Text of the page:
Baltazar v. Forever 21, Inc., 2012 Cal. App. LEXIS 1292 (Dec. 20, 2012) Maribel Baltazar sued her former employer, Forever 21, Inc., alleging she was constructively discharged and subjected to discrimination and harassment based on her race and sex.  In response, Forever 21 filed a motion to compel arbitration pursuant to an arbitration agreement between … Continue Reading

Trial Court Erred In Failing To Certify Class Action For Unpaid Overtime And Meal-And-Rest Breaks

Bradley v. Networkers Int’l, LLC, 2012 WL 6182473 (Cal. Ct. App. 2012) The three named plaintiffs in this case were among approximately 140 skilled workers retained by Networkers to provide repair and installation services at cell sites. Each worker was required to sign a standard contract, which stated that he or she was an independent … Continue Reading

$1.347 Million Award To Former General Counsel For Breach Of Implied Contract Is Upheld

Faigin v. Signature Group Holdings, Inc., 211 Cal. App. 4th 726 (2012) Alan W. Faigin worked as an in-house attorney for Fremont General Corporation (which later became Signature Group Holdings) for 17 years before his employment was terminated for cause in March 2008. Faigin sued Fremont based on a number of theories, including breach of … Continue Reading

Touchstone Television Productions v. Superior Court (Sheridan): Refusal To Renew An Employment Contract Is Not A Termination

Touchstone Television Productions v. Superior Court, No. BC435248, 2012 WL 3525609 (Aug. 16, 2012) If you are among the throngs of Desperate Housewives fans, you may recall when Wisteria Lane’s Edie Williams, played by actress Nicollette Sheridan, tragically died of electrocution following a car accident during the show’s fifth season. Sheridan later filed a lawsuit … Continue Reading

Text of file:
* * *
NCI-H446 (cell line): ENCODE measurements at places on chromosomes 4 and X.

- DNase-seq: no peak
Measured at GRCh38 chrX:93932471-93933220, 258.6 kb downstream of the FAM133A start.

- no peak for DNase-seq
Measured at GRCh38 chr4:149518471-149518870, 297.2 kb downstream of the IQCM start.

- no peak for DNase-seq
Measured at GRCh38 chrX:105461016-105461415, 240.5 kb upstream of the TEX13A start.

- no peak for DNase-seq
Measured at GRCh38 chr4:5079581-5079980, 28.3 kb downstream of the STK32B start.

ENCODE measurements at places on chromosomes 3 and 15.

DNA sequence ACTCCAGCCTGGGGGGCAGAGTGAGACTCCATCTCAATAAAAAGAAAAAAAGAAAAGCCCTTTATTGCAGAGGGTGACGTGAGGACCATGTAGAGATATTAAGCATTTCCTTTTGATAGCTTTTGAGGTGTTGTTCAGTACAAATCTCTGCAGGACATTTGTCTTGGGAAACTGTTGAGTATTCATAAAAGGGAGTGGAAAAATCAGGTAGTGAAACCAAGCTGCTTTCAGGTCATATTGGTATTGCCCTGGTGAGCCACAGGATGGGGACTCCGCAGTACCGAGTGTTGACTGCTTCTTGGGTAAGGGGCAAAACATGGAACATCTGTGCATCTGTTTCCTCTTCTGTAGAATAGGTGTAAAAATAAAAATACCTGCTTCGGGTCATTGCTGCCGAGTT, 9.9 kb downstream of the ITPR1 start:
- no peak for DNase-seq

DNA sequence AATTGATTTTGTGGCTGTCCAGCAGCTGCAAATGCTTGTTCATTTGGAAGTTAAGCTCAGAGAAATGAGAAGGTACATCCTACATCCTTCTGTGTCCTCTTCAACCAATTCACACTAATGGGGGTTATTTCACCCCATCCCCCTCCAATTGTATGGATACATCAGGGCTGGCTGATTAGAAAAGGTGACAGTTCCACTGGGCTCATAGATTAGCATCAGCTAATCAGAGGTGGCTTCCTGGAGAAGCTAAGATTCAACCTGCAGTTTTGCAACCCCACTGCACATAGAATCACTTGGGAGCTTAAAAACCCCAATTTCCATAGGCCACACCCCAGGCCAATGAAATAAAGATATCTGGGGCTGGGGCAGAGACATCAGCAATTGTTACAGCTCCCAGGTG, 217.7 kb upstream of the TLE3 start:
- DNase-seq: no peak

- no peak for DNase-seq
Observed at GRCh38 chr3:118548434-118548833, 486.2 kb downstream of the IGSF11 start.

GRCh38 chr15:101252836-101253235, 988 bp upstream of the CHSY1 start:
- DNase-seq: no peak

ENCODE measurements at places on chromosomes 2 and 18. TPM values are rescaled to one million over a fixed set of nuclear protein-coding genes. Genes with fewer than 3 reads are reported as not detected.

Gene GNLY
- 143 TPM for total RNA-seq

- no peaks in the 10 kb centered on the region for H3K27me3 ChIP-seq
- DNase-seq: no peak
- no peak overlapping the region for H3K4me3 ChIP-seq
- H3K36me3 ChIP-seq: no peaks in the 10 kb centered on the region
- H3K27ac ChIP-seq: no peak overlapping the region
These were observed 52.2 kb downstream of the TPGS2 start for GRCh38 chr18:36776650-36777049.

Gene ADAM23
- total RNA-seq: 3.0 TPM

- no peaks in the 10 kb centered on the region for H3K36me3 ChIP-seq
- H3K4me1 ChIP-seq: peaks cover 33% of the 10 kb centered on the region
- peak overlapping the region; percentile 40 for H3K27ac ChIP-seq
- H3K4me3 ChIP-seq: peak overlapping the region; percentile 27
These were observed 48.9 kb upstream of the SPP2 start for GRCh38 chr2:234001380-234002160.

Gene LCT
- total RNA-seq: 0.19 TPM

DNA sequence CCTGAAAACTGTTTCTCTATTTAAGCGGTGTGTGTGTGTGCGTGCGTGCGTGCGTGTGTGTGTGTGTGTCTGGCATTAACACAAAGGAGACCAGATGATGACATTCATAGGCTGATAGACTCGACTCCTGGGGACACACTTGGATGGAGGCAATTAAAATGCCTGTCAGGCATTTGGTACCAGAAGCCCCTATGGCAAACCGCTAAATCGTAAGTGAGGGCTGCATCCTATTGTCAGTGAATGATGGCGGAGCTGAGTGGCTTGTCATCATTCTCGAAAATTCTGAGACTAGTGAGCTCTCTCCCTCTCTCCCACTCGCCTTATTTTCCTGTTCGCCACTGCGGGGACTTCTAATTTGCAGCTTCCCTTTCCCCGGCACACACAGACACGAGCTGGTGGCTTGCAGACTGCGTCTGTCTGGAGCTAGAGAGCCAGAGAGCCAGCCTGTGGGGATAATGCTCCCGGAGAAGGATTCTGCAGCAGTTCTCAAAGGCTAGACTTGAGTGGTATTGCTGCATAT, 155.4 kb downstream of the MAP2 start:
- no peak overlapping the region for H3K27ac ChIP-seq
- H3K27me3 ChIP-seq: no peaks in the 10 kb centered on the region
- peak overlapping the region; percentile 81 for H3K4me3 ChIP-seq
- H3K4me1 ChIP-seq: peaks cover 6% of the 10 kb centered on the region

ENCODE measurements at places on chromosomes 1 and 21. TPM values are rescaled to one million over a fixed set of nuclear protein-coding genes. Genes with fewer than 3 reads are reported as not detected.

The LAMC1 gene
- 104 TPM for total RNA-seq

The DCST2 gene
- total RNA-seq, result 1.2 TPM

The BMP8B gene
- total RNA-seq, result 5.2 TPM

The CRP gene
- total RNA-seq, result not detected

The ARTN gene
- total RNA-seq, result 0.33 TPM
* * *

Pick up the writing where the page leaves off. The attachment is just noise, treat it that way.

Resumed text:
Proskauer Wins Summary Judgment on Behalf of Paramount in Breach of Contract, Discrimination Case

The plaintiff was an Australian citizen working as an associate attorney for the law firm of O’Melveny & Myers LLP on a work visa. In October 2009, Paramount extended to her a conditional offer of employment to serve as its Vice President, IT Legal, the offer being contingent upon the completion of a background investigation … Continue Reading

Talent Agencies Act Applies To Personal Managers As Well As Agents

Marathon Entm’t, Inc. v. Blasi, 42 Cal. 4th 974 (2008) Marathon Entertainment and Rosa Blasi entered into an oral contract by which Marathon would serve as Blasi’s personal manager in exchange for 15% of Blasi’s earnings from entertainment employment obtained during the course of the contract. Marathon sued Blasi after she reneged on her agreement … Continue Reading

Predispute Waiver Of Right To Jury Trial Is Unenforceable

Grafton Partners LP v. Superior Court, 115 Cal. App. 4th 700, 9 Cal. Rptr. 3d 511 (2004) Grafton Partners and related parties (Grafton) retained PricewaterhouseCoopers (PwC) to perform an independent audit on their accounting records. The parties’ engagement letter contained a predispute jury waiver whereby both parties agreed not to demand a trial by jury “in the … Continue Reading

Employee Who Was Induced To Resign Previous Job Was Entitled To Proceed With Fraud Claim

Blitz v. Fluor Enterprises, Inc., 115 Cal. App. 4th 185, 8 Cal. Rptr. 3d 833 (2004) Mr. Blitz had been employed in a financial position at Raytheon in New Jersey for 12 years before he was contacted by a member of Fluor’s management team and offered a job in California. Before resigning his position with Raytheon and … Continue Reading